Poorly designed electronic health records (EHRs) are the bane of many doctors’ existence.
They’re blamed for an increase in physician burnout and a decrease in physician satisfaction.
“If you were to start from scratch, you wouldn’t come up with the systems we have today,” Jesse M. Ehrenfeld, M.D., an associate professor of anesthesiology, surgery, biomedical informatics and health policy at Vanderbilt University School of Medicine, told Medical Economics.
Yet those EHRs dominate doctors’ work hours. For every hour physicians spend in exam room visits with patients, they spend nearly two hours on EHRs and desk work during office hours, a study funded by the American Medical Association found.
So it’s no surprise that doctors say they can easily come up with ideas for how to improve EHRs to make them better for them and their staff.
More here:
Both articles are worth a look as they take slightly different looks at the same issue.
The link between HER use and clinician burnout is especially troubling.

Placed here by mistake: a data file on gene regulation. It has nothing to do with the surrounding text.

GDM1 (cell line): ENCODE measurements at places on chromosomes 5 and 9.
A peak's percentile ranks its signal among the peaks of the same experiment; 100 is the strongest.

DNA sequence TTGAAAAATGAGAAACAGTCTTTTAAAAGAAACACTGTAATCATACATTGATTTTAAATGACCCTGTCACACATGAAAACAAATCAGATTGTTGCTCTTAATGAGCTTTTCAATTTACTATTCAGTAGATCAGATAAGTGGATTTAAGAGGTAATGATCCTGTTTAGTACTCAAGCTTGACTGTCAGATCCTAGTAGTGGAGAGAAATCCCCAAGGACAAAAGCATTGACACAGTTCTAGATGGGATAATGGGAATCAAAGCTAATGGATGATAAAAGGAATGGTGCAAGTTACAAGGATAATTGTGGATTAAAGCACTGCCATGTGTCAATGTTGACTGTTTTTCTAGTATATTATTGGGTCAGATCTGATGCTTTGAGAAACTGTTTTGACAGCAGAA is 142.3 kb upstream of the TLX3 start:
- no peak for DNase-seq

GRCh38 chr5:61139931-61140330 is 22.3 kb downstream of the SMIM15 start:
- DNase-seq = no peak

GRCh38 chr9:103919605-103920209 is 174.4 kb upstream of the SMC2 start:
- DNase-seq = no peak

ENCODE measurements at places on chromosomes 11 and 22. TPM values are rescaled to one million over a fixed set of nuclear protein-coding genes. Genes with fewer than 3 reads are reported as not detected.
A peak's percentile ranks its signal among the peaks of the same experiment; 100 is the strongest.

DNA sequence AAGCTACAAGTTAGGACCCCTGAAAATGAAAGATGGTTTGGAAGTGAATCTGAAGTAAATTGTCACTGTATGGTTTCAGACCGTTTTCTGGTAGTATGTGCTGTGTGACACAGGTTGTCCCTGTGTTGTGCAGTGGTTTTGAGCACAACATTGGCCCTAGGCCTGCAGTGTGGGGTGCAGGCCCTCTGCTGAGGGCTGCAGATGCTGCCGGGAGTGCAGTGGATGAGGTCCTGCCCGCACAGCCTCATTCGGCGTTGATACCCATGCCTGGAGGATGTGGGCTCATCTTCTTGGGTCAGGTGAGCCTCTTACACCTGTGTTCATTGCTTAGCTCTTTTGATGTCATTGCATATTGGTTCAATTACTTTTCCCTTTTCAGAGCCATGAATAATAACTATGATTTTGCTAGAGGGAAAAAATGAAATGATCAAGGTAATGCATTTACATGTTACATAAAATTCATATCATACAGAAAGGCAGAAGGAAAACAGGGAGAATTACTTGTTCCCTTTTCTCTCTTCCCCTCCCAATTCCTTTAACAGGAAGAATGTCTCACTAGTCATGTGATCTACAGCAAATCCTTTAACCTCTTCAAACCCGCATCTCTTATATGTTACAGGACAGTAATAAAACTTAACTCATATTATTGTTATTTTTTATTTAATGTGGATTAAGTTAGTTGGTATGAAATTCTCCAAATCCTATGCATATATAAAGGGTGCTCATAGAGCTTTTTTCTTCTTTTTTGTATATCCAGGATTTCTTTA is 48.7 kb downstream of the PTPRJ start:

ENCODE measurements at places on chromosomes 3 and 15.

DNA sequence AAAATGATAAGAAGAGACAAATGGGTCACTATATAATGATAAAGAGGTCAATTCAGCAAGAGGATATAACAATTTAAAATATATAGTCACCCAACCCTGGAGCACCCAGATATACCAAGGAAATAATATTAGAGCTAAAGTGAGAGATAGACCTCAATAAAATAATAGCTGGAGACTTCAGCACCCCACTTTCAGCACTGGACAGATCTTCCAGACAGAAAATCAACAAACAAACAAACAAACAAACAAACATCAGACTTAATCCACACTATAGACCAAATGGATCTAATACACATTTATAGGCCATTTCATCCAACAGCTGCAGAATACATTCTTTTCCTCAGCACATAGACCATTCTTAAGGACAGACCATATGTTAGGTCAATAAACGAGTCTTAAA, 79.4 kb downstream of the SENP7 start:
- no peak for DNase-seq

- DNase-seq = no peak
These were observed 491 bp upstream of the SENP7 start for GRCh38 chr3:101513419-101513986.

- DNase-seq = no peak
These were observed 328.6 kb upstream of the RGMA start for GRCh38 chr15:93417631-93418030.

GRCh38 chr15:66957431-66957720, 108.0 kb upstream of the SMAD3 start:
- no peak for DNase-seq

A more detailed coverage of this issue is found here:

Workplace Factors Contribute to Burnout in Family Physicians

Diana Phillips
May 10, 2017
Family physicians who work in a hectic or chaotic environment, those who report high rates of job-related stress, and those who spend time at home working on electronic medical record (EMR) tasks may be particularly vulnerable to burnout, researchers report.
In a study designed to assess workplace factors associated with burnout among family physicians, Monee Rassolian, MD, from Michigan State University, Flint, and colleagues administered an abbreviated burnout survey to a random sample of family physicians applying to take the 2016 American Board of Family Medicine Certification Examination. They report their findings online May 8 in JAMA Internal Medicine.
Twenty-five percent of the final survey sample of 1752 physicians reported symptoms of burnout on the basis of the 10‑item Zero Burnout Program survey, also referred to as the Mini Z survey, developed from the Maslach Burnout Inventory. The Mini Z survey enables the assessment of burnout with a single item that correlates with the emotional exhaustion subscale of the Maslach Burnout Inventory.
Although substantially lower than physician burnout estimates in studies using the Maslach Burnout Survey, the burnout prevalence in this study is similar to that observed among academic general internal medicine physicians using the Mini Z survey, the authors note.